AGEs, Antioxidants and Brain Health

We all know the ugly statistics. Deaths from Alzheimer’s disease (AD) have seen a steady increase over the last few decades and it is now the sixth leading cause of death in the US. Recent predictions are that the number of people worldwide afflicted with AD will double every 20 years to 42 million by 2020 and 81 million by 2040. Equally disturbing is that those aged 60 and older who have AD will experience 11.2% of years living with disability. This is more than for stroke (9.5%), musculoskeletal disorders (8.9%), cardiovascular disease (5%) and cancer (2.4%).

However, rates of AD have not had universally similar distributions. Age-adjusted rates tend to be significantly lower for Africans living in Nigeria, than for African Americans living in Indianapolis. It is also lower for Japanese living in Japan than those living in the US or Hawaii. This suggests that environmental rather than genetic factors are the underlying cause of this disease.

Actually, I should say “were” lower in Japan as this country has also seen rapid increases in AD rates in recent years. This increase has been attributed to a shift away from more traditional diets based on rice, vegetables and fish to higher intakes of meat and other animal-derived foods. Similar associations have been noted for China.

In one lifestyle and age-matched prospective study, subjects who ate meat (including poultry and fish) were more than twice as likely to become demented than their vegetarian counterparts (relative risk 2.18), and the longer people ate meat the discrepancy was further widened to three times the risk (relative risk 2.99).

While this disease is certainly complicated and multifaceted, the associations to meat consumption are quite strong. Thus, the question is, is it the meat per se that is the problem, or the associated decline in fruit and vegetable consumption?

Well, as it turns out, it could be both.

Oxidative stress has been blamed as playing a central role in AD. It has been estimated that every cell in our bodies suffers 10,000 attacks by free radicals every day (i.e. oxidative stress). Cells most susceptible to damage are the neurons in the brain. Factors such as eating fried foods, cigarette smoke, stress, alcohol and even exercise promote the production of free radicals or reactive oxygen species. (For a discussion on exercise and oxidative stress, see my blog post about fruit and veggie benefits for athletes).

To quote one research paper “...evidence indicates that a long ‘dormant period’ of gradual oxidative damage accumulation precedes and actually leads to the seemingly sudden appearance of clinical and pathological AD symptoms, including amyloid-b (Ab) deposition, neurofibrillary tangle (NFT) formation, metabolic dysfunction, and cognitive decline.”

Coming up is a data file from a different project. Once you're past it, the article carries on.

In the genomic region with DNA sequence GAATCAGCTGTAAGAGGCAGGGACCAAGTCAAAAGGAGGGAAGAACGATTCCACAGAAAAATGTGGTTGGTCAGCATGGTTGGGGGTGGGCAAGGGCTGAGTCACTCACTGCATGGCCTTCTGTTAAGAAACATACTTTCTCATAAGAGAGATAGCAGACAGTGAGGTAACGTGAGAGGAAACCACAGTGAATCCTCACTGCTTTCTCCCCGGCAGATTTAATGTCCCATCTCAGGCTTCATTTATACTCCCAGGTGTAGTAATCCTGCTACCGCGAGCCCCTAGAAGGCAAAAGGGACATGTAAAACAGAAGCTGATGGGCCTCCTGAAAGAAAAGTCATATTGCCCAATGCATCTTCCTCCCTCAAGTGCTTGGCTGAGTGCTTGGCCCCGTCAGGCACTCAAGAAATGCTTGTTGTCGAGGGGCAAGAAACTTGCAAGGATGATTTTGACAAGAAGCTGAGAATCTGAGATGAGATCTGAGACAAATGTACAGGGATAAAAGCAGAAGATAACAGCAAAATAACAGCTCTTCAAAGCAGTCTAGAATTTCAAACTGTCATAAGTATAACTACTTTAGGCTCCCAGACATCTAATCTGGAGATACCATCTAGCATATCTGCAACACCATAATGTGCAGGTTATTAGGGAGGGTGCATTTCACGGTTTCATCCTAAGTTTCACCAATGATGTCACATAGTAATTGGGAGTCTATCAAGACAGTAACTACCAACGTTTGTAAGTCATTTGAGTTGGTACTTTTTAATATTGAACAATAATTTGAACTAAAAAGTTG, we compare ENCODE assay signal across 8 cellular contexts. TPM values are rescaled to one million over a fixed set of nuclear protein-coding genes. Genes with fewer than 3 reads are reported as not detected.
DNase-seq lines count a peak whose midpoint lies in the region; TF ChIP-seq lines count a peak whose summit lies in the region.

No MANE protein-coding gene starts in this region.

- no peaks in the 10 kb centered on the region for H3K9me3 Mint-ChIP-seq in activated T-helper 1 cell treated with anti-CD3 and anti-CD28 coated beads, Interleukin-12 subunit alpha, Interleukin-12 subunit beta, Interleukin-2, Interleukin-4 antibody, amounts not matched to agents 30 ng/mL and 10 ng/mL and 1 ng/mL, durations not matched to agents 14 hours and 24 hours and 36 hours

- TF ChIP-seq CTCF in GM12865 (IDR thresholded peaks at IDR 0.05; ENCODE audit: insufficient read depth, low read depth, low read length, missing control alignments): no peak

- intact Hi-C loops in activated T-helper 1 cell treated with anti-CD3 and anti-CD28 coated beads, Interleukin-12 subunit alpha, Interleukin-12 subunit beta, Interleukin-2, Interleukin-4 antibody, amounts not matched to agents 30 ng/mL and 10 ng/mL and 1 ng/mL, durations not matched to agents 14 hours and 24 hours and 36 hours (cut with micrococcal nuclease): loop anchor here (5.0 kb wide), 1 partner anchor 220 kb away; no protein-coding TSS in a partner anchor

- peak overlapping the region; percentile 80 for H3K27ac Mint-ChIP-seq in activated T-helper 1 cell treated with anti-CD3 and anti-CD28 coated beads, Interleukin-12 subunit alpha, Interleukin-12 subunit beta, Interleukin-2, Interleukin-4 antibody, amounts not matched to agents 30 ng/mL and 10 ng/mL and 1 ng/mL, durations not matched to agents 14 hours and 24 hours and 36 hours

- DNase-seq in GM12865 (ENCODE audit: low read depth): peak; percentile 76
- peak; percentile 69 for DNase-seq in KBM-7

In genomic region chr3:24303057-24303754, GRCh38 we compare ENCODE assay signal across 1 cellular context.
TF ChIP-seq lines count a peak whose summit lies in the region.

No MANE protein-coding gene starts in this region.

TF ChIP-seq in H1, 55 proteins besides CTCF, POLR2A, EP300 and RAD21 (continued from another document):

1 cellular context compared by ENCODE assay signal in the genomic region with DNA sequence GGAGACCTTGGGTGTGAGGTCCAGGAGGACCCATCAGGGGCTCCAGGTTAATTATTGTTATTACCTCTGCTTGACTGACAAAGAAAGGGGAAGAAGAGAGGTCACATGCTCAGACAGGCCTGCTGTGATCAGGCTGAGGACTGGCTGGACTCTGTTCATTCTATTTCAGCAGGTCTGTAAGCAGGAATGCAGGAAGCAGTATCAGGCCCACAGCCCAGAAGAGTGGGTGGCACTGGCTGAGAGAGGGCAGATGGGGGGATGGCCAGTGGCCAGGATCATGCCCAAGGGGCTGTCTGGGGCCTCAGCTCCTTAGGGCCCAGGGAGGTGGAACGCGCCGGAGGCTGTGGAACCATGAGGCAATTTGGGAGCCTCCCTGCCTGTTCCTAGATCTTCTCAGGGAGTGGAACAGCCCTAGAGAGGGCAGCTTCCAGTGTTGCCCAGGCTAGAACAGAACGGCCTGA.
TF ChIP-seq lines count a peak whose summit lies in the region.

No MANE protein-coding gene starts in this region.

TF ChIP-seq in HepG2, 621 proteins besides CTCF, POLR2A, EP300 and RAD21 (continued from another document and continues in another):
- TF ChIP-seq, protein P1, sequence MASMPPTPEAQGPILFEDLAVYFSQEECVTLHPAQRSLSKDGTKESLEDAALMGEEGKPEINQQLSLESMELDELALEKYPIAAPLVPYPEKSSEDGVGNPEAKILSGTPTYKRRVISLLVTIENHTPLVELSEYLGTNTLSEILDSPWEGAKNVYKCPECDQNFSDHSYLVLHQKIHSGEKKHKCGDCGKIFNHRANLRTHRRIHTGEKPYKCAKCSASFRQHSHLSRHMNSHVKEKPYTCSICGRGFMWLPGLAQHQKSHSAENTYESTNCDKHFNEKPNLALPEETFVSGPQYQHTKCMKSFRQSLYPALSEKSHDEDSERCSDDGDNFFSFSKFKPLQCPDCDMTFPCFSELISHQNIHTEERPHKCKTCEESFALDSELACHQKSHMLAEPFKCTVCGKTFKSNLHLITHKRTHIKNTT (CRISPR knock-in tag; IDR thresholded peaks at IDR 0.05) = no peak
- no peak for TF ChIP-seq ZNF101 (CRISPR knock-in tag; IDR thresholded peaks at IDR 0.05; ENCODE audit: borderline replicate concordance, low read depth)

Two antioxidants that have been shown to protect our brain cells are Vitamins E and C. One study which followed 800 elders for four years found that vitamin E in food lowered risk of AD by 67%. Another study concluded that “various tocopherol forms rather than alpha-tocopherol alone may be important in the vitamin E protective association with Alzheimer disease.”

You will notice a couple of important points here. The first study refers to vitamin E from foods and the second to “various tocopherol forms.” This is important. Vitamin E is a family of tocopherols, including the alpha, beta, gamma and delta forms. These in turn also consist of different isomers. The synthetic form of vitamin E found in most supplements is alpha-tocopherol and only contains one of the eight isomers found in the natural alpha-tocopherol. Thus, most vitamin E supplements bear little or no resemblance to the vitamin E found in whole plant foods. The best vitamin E pills are sunflower seeds, walnuts and almonds! Animal foods (including fatty fish) are almost completely devoid of vitamin E. Nuts, seeds and avocados are among the best choices. Vitamin C works synergistically with vitamin E in protecting our neurons. Again, animal foods are devoid of this antioxidant. Fruits and vegetables are your best source of vitamin C.

There are three antioxidants that we produce internally which also defend us against free radicals. These are superoxide dismutase, glutathione peroxidase and coenzyme Q10. For information on how the diet can impact superoxide dismutase and glutathione peroxidase, see a previous blog post).